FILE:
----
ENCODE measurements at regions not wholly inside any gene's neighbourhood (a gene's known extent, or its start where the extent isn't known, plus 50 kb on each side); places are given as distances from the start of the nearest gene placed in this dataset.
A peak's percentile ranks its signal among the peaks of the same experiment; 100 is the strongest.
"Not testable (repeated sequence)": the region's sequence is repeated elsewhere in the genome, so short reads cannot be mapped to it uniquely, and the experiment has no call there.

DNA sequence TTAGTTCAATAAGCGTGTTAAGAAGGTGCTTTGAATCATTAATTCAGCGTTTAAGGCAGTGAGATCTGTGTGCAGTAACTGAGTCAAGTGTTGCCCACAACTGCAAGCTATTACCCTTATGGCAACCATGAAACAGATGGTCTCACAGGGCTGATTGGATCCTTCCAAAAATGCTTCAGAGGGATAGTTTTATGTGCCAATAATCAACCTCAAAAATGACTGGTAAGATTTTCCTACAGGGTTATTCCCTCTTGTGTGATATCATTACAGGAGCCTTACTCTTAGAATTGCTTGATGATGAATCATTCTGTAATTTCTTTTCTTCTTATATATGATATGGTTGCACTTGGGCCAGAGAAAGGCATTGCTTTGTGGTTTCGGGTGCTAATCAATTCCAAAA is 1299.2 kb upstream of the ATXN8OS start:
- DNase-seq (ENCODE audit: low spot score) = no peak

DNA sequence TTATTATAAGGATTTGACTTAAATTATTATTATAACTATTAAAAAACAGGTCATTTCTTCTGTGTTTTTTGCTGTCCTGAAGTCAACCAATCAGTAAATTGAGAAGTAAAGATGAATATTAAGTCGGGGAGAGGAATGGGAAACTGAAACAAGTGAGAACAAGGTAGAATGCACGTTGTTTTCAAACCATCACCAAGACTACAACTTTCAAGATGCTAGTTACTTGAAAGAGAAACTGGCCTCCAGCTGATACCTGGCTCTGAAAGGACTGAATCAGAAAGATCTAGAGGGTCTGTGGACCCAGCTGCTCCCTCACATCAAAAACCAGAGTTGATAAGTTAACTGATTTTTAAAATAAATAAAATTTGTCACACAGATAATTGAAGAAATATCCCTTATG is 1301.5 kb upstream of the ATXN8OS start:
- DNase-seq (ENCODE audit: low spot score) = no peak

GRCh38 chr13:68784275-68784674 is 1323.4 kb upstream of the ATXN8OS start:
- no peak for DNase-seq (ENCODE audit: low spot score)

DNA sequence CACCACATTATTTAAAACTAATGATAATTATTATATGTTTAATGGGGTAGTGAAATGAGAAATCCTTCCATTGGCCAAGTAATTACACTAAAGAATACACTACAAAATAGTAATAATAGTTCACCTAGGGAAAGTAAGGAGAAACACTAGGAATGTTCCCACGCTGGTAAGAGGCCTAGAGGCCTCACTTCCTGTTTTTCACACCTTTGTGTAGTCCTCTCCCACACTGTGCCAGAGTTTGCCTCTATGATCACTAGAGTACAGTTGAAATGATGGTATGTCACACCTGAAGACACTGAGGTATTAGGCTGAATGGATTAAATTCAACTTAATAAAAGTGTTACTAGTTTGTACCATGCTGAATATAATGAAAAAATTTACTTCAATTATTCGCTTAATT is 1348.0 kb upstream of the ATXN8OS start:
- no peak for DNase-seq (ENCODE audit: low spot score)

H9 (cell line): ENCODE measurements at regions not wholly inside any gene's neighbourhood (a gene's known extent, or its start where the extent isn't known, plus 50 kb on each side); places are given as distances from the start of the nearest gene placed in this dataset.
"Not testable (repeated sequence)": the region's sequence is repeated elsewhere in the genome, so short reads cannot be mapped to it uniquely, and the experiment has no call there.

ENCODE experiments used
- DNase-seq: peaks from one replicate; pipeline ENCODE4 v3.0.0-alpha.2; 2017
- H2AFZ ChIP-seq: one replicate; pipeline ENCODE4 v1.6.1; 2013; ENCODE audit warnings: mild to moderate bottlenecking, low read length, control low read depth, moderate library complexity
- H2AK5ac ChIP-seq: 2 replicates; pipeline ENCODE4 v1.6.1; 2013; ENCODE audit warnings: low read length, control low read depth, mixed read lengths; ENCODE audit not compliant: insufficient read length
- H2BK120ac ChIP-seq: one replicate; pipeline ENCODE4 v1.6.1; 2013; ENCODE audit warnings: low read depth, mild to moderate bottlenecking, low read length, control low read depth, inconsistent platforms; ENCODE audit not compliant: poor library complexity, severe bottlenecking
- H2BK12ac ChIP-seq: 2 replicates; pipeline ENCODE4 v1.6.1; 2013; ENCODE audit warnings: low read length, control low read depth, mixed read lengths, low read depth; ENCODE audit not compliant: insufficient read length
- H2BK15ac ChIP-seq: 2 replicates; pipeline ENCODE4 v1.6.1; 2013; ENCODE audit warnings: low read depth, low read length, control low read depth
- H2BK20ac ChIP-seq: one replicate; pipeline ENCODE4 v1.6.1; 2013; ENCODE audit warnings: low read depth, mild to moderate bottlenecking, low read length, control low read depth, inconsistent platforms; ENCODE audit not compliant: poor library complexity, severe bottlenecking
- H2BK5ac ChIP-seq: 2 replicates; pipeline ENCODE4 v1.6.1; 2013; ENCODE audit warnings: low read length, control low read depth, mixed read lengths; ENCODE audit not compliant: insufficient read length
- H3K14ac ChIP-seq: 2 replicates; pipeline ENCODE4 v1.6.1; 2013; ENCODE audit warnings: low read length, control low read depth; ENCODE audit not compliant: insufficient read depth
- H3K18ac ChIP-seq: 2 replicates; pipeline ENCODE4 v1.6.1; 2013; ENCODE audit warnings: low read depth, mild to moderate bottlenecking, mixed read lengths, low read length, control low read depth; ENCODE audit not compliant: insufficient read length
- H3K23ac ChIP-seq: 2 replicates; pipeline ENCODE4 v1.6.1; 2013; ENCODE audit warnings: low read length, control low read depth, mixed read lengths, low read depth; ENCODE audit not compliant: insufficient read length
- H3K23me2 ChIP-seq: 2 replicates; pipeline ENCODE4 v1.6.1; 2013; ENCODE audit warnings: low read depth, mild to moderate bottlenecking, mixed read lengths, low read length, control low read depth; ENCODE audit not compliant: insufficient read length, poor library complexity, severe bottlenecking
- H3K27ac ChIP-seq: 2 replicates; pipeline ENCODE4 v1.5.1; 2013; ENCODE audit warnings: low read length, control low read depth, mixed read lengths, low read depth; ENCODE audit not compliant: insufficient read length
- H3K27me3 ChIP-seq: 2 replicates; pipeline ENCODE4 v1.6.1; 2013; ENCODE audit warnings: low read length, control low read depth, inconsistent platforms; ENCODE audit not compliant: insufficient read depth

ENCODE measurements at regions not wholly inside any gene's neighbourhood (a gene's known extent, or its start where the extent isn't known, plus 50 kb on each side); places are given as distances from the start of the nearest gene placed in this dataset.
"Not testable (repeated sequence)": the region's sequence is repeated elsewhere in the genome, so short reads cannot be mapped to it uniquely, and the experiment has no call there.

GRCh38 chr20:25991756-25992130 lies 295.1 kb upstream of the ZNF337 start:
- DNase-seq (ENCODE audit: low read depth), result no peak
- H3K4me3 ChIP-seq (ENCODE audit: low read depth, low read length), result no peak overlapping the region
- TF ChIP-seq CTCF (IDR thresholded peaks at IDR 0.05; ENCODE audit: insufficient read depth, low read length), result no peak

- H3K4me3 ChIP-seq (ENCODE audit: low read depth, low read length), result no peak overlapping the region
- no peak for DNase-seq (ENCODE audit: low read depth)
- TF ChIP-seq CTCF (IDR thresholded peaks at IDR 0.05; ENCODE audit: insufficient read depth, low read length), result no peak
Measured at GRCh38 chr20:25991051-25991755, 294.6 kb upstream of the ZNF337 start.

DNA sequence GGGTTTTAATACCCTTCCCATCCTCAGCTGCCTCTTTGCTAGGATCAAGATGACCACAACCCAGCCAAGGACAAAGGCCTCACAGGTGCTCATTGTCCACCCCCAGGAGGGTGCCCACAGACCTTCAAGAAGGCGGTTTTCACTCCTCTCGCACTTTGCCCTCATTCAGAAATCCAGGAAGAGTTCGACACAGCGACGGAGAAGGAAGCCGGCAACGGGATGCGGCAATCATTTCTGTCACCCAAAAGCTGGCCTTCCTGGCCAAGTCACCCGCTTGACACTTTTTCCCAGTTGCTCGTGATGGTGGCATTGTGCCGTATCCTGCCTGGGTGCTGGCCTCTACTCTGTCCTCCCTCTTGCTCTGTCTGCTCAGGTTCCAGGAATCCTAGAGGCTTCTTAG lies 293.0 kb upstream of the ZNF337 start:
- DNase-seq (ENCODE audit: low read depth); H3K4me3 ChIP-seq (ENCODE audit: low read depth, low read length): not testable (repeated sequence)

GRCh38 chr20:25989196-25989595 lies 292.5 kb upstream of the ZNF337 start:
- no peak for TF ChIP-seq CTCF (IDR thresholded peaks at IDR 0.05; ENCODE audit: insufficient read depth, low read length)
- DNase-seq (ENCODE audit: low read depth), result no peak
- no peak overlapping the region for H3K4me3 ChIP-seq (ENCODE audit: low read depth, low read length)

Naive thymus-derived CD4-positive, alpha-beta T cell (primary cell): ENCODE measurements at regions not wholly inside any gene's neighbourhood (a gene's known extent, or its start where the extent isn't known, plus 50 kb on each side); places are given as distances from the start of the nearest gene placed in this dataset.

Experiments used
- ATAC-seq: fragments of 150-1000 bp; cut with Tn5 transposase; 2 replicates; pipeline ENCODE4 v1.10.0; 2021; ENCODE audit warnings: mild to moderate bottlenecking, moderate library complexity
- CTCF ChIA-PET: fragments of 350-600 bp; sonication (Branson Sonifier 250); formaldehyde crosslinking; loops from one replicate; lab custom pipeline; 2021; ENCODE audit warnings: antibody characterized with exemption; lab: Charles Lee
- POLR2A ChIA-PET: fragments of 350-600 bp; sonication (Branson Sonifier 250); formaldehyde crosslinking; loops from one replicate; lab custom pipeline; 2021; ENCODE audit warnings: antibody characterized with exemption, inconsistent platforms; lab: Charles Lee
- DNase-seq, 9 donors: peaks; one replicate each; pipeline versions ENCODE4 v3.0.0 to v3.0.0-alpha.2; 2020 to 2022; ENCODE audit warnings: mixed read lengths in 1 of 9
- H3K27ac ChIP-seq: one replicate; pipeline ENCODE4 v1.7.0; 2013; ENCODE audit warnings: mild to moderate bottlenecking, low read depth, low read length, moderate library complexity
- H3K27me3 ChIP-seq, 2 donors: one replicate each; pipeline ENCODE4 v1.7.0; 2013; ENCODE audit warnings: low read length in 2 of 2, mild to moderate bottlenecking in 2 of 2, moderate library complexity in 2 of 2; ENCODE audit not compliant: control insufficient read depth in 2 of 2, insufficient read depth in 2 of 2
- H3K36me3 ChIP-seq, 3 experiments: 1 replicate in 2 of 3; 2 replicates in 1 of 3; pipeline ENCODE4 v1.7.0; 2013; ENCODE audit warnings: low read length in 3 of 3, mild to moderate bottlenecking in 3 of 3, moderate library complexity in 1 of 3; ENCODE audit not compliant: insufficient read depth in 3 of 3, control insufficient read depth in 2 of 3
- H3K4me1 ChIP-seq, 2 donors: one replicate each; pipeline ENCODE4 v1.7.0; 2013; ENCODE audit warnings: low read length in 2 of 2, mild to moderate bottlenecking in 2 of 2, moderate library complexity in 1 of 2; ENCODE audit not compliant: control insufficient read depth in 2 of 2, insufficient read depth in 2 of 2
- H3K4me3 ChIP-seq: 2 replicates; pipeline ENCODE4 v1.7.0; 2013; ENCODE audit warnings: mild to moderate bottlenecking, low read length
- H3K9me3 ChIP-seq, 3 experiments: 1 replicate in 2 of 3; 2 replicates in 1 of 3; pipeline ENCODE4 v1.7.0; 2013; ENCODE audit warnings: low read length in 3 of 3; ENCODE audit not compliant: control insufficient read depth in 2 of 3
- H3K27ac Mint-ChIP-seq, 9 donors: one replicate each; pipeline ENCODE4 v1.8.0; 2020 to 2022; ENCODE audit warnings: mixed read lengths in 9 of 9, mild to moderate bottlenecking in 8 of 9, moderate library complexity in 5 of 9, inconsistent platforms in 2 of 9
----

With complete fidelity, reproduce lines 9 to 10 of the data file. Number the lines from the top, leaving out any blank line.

- no peak for DNase-seq (ENCODE audit: low spot score)

DNA sequence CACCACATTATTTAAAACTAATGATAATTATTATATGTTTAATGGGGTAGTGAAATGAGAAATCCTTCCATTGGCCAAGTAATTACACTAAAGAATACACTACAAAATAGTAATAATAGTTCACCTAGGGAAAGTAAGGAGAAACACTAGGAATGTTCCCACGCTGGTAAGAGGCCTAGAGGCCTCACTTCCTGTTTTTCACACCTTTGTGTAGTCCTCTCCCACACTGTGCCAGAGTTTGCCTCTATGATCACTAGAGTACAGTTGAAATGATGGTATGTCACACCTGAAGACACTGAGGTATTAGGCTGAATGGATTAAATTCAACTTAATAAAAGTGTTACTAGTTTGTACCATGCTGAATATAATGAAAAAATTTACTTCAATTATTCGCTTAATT is 1348.0 kb upstream of the ATXN8OS start: